Shinall seemed to understand, pointing to another player as the immediate possibility. At the same time, though, he knew he would continue to work, he told The Times.
"I would be ready for the job if they promoted me," Shinall told The Times. "All that I can do now is get people out. Once I prove I can do that on a consistent basis and start dominating this league, I'll get my chance in the majors. They'll have to make a move."
The Dodgers eventually did make a move, trading Shinall after the next season. But he eventually did make the majors. He did so with the Mariners in 1993 and saw a single big league outing.
Shinall's career began in 1987, taken by the Dodgers in the 29th round of the draft out of El Camino College in California.
Shinall started with the Dodgers in the rookie Gulf Coast League and at rookie Great Falls. He moved to single-A Bakersfield for 1988, where he went 7-8, with a 4.22 ERA.
He hit single-A Vero Beach in 1989, then AA San Antonio in 1990. He went 6-3 over 20 outings, 15 starts at San Antonio, while posting a 3.55 ERA.
Shinall made AAA Albuquerque for 1991 and all of 1992. He got into 64 games in relief in 1992, while picking up 13 wins and a 3.29 ERA. But he didn't make Los Angeles.
That August, he gave up a home run in Las Vegas that smashed part of the scoreboard, sending off sparks like in "The Natural."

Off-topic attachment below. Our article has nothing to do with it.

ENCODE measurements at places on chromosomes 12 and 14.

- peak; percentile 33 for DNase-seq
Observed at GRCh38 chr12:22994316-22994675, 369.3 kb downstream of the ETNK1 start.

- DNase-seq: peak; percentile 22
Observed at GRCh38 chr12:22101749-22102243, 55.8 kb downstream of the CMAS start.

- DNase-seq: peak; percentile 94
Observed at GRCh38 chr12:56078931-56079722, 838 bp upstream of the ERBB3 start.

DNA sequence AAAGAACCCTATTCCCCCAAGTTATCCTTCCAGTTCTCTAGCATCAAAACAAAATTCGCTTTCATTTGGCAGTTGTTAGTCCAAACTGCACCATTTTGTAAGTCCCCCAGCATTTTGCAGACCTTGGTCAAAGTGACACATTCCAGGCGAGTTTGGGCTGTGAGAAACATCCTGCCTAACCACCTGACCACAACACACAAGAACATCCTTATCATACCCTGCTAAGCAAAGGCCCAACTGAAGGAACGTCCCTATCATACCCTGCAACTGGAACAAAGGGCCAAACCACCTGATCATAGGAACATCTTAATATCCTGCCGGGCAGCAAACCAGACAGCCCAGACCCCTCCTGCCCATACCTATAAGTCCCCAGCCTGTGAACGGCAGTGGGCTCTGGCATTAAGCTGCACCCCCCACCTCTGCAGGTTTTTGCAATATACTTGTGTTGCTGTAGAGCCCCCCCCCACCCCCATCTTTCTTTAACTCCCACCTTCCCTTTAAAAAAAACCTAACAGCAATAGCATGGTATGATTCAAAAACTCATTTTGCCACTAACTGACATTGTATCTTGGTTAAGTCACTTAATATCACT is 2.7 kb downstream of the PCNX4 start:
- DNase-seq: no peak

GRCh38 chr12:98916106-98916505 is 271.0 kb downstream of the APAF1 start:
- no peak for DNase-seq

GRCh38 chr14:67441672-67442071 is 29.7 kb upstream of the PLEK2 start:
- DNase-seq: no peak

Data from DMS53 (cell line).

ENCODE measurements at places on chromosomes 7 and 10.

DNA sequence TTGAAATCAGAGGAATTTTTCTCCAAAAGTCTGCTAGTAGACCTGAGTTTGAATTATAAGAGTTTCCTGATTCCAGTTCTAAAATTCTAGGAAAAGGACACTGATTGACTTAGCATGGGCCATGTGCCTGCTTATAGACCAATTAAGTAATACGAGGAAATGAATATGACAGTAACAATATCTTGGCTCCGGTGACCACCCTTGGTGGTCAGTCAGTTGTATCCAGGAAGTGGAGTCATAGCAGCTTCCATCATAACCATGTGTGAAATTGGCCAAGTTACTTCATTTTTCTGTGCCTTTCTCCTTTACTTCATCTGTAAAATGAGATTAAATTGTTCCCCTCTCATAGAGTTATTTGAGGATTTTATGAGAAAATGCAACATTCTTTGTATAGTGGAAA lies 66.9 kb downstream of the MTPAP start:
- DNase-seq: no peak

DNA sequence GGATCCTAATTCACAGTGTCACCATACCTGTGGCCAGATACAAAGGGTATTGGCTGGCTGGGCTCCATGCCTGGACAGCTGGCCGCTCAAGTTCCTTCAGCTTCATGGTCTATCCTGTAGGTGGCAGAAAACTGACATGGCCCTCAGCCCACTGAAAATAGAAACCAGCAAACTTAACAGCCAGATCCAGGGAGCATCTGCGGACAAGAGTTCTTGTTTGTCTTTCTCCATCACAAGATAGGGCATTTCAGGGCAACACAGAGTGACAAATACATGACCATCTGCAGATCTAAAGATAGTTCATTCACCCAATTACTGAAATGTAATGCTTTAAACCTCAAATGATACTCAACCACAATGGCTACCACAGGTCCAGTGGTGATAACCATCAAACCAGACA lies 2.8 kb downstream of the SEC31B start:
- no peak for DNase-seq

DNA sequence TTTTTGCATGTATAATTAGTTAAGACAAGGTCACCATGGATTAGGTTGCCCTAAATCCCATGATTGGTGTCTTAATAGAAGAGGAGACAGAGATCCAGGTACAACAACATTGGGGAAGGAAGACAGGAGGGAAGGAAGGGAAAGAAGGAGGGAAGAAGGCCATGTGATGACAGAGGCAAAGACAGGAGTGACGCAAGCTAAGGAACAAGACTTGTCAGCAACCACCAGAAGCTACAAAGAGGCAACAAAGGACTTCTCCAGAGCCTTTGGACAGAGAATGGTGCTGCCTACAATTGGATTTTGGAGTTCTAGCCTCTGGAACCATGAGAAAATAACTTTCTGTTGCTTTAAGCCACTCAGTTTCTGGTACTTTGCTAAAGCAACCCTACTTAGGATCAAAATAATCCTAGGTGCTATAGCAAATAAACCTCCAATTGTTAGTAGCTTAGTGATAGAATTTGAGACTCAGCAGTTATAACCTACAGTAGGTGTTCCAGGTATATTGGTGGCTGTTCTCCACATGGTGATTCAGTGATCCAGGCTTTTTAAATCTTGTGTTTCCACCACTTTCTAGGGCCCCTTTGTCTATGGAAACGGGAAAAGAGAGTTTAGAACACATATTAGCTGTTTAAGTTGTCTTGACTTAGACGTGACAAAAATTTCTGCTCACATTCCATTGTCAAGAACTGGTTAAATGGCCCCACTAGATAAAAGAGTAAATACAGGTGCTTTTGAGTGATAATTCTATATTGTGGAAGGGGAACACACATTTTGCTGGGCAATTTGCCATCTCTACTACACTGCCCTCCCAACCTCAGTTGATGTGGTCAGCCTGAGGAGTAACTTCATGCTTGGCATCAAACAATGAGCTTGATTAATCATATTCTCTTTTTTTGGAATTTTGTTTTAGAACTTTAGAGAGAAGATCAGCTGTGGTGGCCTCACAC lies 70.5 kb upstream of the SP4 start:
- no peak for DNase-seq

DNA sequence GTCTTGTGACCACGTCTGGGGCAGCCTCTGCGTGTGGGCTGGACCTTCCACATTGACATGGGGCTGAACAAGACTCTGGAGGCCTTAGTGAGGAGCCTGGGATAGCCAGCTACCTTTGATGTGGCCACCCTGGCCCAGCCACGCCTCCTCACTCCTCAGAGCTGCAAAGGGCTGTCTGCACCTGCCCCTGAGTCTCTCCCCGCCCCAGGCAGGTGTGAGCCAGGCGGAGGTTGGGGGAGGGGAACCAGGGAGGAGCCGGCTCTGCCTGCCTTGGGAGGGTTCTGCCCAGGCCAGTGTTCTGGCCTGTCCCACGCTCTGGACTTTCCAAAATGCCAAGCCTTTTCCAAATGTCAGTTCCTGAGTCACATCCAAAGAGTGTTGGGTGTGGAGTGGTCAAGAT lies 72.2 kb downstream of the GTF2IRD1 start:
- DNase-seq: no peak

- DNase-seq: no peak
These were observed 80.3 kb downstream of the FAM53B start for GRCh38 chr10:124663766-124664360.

"He didn't miss much of it," Shinall, who still got the win, told The Times later. "It was the longest home run I've ever given up, and I don't give up many home runs."
The Dodgers traded Shinall that December to the Indians. The Indians then placed him on waivers the next April, after he gave up four earned over two outs at AAA Charlotte. The Mariners selected him.
Shinall made his major league debut shortly afterward, on May 12. Shinall came on in the third inning of a game against the White Sox. He went 2.2 innings and gave up one earned run. Those stats proved the extent of his big league career.
Shinall played out that year at AAA Calgary. After not being recorded as playing in 1994, he returned for one final brief look with the Brewers at AAA New Orleans in 1995 to end his career.
- Los Angeles Times, July 28, 1991: Shinall Is in No Rush to Join the Dodgers
- Los Angeles Times, July 26, 1992: This Vegas Longshot Is One for the Books
Made the Majors:1,113-36.8%-X
Never Made Majors:1,914-63.2%
5+ Seasons in the Majors: 465
10+ Seasons in the Minors:276